Fr. Neuhaus, editor van "First Things" geeft hier een goede samenvatting van het bezoek aan Turkije. Informatief is de lijst van discriminaties jegens christenen vanwege de Turkse overheden:
"In a fine essay in Newsweek, George Weigel notes some of the restrictions placed on Christians in Turkey. The Orthodox Church cannot govern itself. Turkish law decides that the ecumenical patriarch must be a Turkish citizen living in Turkey. A recent memorandum from the patriarchate said, “The result of these restrictions is that in the not so distant future the Ecumenical Patriarchate may not be able to elect a Patriarch.” The Turkish government closed the patriarchate’s only seminary in 1971 and has refused numerous requests to reopen it.
The government refuses to grant the patriarchate legal “personality,” in defiance of the Lausanne Treaty of 1923, which defined the legal position of minorities in Turkey. Refusing to recognize the patriarchate as a legal entity means that it exists at the sufferance of the government and is subject to the waxing and waning of political whims and passions. In Turkey, popular passions about “Christian” and “Greek” influence are frequently paranoid in character and intensity.
The government refuses to give work permits to non-Turkish citizens who want to work at the patriarchate. So the handful of non-Turks at the Phanar, as the site of the patriarchate is called, have to leave the country every three months to renew their tourist visas. Moreover, the patriarchate is not allowed to own property. It owns none of the churches, schools, or monasteries under its jurisdiction, and the state has recently seized the thirty-six cemeteries where are buried the generations of the Orthodoxy that once was. The state decides who can teach in schools that serve the Orthodox, as well as which books may be allowed in school libraries.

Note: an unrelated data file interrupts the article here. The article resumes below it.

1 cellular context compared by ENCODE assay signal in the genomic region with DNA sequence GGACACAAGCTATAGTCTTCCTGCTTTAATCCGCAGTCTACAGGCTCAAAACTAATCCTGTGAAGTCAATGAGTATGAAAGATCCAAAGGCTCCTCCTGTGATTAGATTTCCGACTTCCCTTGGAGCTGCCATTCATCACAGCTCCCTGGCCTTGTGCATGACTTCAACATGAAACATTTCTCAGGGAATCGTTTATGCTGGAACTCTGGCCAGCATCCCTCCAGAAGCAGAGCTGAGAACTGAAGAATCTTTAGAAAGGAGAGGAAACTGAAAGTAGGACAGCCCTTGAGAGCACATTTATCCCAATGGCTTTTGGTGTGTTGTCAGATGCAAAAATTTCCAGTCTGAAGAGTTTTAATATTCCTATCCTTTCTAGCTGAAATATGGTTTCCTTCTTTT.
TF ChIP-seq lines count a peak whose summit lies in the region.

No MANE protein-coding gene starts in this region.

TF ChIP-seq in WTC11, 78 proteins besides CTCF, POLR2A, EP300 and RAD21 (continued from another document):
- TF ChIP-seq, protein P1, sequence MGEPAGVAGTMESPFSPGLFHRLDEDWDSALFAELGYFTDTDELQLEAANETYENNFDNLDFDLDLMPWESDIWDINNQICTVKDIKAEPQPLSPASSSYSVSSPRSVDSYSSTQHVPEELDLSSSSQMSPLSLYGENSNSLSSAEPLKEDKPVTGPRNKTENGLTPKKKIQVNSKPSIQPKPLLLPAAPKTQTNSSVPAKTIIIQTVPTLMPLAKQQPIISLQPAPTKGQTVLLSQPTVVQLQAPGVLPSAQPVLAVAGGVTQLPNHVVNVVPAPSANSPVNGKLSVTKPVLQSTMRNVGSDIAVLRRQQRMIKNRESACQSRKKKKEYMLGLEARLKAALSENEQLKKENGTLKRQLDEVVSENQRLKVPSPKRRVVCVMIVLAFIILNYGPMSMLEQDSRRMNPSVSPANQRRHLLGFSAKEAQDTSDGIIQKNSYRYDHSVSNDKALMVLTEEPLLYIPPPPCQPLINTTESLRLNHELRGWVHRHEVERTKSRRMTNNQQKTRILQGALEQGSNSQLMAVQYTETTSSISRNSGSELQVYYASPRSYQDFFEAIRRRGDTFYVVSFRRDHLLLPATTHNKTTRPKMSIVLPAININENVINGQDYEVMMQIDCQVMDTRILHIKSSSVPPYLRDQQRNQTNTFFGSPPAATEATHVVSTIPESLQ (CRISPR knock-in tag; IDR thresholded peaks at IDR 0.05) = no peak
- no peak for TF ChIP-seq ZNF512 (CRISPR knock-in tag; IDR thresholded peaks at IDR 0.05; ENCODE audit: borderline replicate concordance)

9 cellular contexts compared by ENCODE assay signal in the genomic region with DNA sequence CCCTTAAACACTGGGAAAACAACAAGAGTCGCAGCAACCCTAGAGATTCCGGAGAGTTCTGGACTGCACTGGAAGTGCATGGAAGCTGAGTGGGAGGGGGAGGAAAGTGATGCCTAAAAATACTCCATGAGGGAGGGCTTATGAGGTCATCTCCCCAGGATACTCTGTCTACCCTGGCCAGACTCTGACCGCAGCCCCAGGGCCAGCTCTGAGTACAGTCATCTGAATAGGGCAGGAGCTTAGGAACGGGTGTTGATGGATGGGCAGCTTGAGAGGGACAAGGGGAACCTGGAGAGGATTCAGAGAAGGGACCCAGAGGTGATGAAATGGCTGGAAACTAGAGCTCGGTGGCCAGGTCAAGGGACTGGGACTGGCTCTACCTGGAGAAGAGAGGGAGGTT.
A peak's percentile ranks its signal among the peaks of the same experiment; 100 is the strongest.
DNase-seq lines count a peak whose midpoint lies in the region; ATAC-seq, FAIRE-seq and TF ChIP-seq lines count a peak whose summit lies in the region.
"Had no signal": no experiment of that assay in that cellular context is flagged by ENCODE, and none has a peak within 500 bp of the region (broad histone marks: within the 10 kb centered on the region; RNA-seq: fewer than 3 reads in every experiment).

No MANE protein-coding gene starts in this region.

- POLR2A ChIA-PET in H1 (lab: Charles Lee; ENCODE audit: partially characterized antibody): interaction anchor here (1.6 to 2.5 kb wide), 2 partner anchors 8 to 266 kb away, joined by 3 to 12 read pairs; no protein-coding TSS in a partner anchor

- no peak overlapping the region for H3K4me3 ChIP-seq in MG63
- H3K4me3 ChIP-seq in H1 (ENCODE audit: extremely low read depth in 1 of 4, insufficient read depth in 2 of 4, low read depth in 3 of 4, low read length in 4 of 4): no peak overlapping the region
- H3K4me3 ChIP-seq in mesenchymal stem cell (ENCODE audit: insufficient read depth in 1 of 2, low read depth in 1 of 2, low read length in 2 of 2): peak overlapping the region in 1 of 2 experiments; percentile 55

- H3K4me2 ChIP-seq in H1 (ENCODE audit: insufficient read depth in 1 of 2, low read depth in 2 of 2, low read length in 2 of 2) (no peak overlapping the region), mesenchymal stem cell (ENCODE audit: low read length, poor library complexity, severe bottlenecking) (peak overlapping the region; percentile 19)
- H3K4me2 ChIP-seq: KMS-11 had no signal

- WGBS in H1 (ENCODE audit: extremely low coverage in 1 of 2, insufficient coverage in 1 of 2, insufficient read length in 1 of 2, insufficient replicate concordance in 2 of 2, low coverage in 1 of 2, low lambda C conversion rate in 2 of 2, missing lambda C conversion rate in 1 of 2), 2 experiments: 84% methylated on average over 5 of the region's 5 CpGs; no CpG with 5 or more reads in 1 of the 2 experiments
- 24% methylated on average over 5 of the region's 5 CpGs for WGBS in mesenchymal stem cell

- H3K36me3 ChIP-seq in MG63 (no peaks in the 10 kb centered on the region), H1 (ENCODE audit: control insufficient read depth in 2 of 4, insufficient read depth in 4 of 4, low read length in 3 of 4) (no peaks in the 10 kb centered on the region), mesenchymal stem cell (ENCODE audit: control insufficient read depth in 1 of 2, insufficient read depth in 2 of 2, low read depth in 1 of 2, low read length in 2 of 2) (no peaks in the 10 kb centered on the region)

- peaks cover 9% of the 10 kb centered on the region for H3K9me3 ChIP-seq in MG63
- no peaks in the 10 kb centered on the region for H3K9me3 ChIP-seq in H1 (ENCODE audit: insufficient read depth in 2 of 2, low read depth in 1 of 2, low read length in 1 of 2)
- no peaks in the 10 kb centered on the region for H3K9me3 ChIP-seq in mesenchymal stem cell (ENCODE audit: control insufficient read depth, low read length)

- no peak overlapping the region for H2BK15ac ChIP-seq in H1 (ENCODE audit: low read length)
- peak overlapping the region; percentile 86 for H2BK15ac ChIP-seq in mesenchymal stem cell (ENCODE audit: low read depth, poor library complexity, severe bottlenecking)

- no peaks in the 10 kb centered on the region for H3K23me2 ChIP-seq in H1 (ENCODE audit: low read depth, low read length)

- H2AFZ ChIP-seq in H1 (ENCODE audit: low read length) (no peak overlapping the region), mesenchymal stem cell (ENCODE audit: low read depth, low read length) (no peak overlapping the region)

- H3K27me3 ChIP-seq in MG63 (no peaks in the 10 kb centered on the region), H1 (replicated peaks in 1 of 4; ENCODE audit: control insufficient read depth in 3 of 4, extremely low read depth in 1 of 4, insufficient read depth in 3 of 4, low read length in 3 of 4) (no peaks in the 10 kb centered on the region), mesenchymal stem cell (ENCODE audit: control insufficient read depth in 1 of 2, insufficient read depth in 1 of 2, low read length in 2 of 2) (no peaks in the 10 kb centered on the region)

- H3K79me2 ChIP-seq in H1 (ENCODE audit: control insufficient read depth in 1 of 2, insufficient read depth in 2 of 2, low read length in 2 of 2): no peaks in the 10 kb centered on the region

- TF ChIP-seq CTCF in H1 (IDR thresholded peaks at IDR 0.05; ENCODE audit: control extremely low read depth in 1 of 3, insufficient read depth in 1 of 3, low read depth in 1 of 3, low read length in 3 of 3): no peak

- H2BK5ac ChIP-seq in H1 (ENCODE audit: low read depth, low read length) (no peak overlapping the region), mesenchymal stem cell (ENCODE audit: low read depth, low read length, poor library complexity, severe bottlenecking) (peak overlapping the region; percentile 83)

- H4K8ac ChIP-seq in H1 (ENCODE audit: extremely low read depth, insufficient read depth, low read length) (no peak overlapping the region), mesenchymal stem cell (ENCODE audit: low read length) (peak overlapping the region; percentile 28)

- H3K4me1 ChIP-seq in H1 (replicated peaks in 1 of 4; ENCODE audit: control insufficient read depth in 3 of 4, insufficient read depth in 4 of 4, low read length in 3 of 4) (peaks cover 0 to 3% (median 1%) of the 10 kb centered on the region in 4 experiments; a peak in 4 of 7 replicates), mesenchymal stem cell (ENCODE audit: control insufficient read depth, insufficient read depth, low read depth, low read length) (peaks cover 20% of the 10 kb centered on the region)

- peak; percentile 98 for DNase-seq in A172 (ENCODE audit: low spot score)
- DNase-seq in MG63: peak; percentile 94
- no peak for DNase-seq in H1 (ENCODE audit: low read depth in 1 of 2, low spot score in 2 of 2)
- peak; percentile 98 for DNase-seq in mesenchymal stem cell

Writing on the eve of the pope’s visit, Weigel said: “No Christian community in the West would tolerate such conditions, which involve violations of basic human rights. If Turkey is to be the model of a modern Islamic society, it must remove restrictions on the exercise of some of the most fundamental aspects of religious freedom: the freedom of religious communities to educate their people, perform works of charity and choose their leaders according to their own theological self-understanding. Might Benedict XVI’s pilgrimage to Turkey focus the world’s attention on the stranglehold the Turkish state attempts to exercise on Ecumenical Patriarch Bartholomew and his people, such that that stranglehold begins to ease? If the 79-year-old pontiff managed that, Christian unity and the dialogue between the West and Islam would both be advanced.”